For the best taste and flavor, pick in the early morning, rinse and eat fresh, or refrigerate immediately. Store, loosely packed in plastic bags, in the vegetable crisper.

Seed Saving Instructions

Spinach will cross-pollinate with wind-blown pollen from other varieties. Commercial seed crops are separated by 5 to 10 miles to ensure purity, but backyard gardeners can reduce that distance.

Harvest seeds when they are completely dry on the plant. It may be necessary to wear garden gloves because the seed can be very prickly

Companion Plants for Spinach

Spinach is also a fast grower, therefore when choosing companion plants, pair it with slower-maturing crops like tomatoes and peppers. In this manner, the plants that mature later will have space to grow after the slower-growing spinach is harvested.

Spinach grows well with beans and peas as companion plants. In addition to adding nitrogen to the soil, legumes also help provide shade to the spinach plants and prevent it from bolting.

Other vegetables and fruits that are great companion plants for spinach include cabbage, cauliflower, onions, chard, and strawberries.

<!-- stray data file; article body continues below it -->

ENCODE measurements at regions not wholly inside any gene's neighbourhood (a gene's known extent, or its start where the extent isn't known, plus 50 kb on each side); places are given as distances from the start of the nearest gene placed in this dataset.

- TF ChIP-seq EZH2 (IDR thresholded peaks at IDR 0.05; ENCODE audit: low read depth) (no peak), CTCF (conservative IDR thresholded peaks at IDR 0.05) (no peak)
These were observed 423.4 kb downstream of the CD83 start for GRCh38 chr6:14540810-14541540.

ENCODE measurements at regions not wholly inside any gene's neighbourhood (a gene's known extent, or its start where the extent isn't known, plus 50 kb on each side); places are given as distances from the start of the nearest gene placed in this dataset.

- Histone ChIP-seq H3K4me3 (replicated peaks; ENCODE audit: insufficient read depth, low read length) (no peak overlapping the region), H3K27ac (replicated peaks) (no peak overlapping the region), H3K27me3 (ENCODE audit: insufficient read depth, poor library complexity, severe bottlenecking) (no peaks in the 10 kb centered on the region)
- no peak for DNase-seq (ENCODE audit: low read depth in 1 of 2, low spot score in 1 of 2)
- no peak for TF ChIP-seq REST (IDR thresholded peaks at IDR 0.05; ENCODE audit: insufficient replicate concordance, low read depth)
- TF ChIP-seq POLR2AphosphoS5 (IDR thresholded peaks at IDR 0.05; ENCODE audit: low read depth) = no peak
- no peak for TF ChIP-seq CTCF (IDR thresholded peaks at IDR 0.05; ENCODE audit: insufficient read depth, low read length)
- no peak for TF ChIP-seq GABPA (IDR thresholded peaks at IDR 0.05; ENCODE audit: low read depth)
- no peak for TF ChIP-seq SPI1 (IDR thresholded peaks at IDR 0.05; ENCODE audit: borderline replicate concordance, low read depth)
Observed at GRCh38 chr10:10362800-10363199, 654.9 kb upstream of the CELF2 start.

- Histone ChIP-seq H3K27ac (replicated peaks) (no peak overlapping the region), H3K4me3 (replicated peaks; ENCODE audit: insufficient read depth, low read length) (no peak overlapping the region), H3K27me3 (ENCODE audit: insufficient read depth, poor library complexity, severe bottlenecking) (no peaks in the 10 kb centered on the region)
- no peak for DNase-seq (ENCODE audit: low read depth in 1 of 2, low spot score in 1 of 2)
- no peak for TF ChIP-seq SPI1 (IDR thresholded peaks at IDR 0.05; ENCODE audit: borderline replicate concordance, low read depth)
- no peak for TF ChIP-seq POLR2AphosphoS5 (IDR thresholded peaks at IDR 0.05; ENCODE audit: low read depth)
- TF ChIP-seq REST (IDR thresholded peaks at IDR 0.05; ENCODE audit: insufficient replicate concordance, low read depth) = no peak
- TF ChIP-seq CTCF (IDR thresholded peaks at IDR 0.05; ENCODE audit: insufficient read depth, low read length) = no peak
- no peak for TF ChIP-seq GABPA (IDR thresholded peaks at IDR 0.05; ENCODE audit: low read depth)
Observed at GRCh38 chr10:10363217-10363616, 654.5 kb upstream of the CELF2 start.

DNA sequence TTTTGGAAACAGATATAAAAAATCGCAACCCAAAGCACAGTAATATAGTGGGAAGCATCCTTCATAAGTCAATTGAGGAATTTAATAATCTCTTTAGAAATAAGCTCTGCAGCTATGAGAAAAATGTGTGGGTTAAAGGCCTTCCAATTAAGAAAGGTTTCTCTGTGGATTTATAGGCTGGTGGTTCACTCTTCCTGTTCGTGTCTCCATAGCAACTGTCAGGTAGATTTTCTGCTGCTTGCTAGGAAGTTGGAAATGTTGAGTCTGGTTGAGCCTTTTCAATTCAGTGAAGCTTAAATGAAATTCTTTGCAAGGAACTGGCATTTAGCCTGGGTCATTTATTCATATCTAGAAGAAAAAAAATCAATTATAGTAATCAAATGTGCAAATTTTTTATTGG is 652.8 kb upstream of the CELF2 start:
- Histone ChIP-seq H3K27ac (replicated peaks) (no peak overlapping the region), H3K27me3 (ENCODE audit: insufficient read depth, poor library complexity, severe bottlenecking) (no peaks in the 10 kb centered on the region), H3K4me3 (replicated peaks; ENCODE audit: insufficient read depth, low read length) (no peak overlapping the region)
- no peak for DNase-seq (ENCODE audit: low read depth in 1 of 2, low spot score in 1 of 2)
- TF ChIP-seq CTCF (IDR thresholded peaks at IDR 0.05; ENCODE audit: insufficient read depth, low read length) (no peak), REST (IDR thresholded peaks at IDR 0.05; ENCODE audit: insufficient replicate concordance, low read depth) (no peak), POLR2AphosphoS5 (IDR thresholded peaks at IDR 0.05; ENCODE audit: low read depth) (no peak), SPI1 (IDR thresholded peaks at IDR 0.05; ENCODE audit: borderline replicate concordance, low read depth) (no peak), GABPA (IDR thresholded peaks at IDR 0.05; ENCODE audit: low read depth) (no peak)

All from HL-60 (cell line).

Common Pests and Plant Disease for Spinach Plant

Floating row covers can be used when temperatures are cool to protect spinach from many caterpillars and beetle species. Remove covers as soon as temperatures begin to warm.

Keep an eye out for flea beetles early in the gardening season. They are small (1/10 inch long), shiny, dark brown, or black beetles that damage plants by chewing numerous small holes in the leaves.

Occasional aphids may attack, however, this will typically occur later in the season when the plant is less appealing.

Downy mildew, mosaic virus, and white rust are three common foliar diseases. Select resistant varieties, provide plenty of air circulation, and water in the morning to help prevent fungal problems.